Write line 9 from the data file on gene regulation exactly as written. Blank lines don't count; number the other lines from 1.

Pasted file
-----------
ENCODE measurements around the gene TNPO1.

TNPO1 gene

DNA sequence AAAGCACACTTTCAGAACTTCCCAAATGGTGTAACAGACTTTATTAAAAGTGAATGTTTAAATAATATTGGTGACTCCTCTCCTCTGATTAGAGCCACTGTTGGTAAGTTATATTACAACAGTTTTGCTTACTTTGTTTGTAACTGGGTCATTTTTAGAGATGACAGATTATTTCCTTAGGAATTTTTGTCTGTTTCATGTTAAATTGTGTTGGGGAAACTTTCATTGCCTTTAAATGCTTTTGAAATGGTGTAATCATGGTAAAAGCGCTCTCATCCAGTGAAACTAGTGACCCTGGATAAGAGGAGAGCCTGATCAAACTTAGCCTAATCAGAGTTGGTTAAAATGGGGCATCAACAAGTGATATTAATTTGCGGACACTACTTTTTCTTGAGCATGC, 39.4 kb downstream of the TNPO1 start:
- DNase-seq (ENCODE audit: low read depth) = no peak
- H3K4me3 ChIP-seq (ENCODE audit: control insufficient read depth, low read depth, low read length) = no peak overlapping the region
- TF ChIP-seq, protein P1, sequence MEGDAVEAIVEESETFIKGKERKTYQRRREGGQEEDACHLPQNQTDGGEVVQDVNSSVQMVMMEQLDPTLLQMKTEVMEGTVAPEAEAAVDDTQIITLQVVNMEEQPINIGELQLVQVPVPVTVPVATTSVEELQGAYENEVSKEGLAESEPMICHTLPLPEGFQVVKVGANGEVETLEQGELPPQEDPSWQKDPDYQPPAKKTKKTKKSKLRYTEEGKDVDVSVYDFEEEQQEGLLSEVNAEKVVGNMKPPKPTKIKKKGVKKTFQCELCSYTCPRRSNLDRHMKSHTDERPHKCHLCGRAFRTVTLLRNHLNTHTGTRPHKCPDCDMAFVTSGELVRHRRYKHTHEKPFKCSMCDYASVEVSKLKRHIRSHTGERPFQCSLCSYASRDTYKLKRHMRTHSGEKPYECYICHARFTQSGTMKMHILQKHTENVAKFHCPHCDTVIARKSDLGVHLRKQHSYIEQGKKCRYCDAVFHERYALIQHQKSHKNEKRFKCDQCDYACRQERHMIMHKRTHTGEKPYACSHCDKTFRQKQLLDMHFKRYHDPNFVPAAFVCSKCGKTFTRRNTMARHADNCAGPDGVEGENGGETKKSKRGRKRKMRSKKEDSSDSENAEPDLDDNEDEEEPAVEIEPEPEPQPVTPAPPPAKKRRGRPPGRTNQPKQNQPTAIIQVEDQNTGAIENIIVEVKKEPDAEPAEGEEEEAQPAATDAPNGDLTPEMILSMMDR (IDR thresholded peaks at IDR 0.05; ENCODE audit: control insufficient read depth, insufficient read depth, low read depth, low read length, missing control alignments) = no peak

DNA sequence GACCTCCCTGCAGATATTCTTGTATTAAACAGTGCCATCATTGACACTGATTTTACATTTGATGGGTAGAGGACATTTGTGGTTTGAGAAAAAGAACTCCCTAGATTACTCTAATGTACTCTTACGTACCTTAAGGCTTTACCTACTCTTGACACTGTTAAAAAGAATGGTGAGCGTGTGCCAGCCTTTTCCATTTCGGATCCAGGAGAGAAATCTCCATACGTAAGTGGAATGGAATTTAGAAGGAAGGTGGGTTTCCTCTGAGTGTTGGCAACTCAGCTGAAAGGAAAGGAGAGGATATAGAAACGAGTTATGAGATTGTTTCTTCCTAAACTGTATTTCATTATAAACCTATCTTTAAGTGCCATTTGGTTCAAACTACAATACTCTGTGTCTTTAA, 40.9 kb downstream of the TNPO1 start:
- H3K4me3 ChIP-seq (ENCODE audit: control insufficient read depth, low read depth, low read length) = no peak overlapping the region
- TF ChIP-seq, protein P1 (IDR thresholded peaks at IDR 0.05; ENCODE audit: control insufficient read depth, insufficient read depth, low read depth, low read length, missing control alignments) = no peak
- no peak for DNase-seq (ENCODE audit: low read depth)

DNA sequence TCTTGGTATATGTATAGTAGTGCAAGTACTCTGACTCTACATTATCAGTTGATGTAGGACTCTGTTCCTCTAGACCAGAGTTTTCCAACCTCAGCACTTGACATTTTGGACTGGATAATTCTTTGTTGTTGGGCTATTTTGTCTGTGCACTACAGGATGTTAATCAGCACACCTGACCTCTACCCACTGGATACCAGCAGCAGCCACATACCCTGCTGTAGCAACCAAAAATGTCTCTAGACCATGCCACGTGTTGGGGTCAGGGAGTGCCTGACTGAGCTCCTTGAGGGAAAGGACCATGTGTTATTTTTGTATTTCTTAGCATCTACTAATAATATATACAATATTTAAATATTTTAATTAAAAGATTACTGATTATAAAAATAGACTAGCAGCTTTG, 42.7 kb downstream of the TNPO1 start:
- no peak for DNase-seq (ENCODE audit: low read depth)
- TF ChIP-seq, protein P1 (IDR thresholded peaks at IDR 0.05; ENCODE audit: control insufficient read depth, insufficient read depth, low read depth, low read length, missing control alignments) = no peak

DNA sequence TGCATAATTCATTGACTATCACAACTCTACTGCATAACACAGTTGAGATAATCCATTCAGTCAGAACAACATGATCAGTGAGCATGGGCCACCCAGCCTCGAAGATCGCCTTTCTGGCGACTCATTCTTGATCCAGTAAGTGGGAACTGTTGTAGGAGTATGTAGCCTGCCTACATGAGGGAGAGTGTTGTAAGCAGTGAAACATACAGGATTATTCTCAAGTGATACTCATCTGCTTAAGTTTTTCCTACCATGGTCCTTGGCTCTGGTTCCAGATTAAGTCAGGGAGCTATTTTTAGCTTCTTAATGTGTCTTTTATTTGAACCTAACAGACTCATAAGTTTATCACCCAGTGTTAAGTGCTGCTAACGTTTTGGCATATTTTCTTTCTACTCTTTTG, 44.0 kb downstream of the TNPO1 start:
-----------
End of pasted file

- TF ChIP-seq, protein P1 (IDR thresholded peaks at IDR 0.05; ENCODE audit: control insufficient read depth, insufficient read depth, low read depth, low read length, missing control alignments) = no peak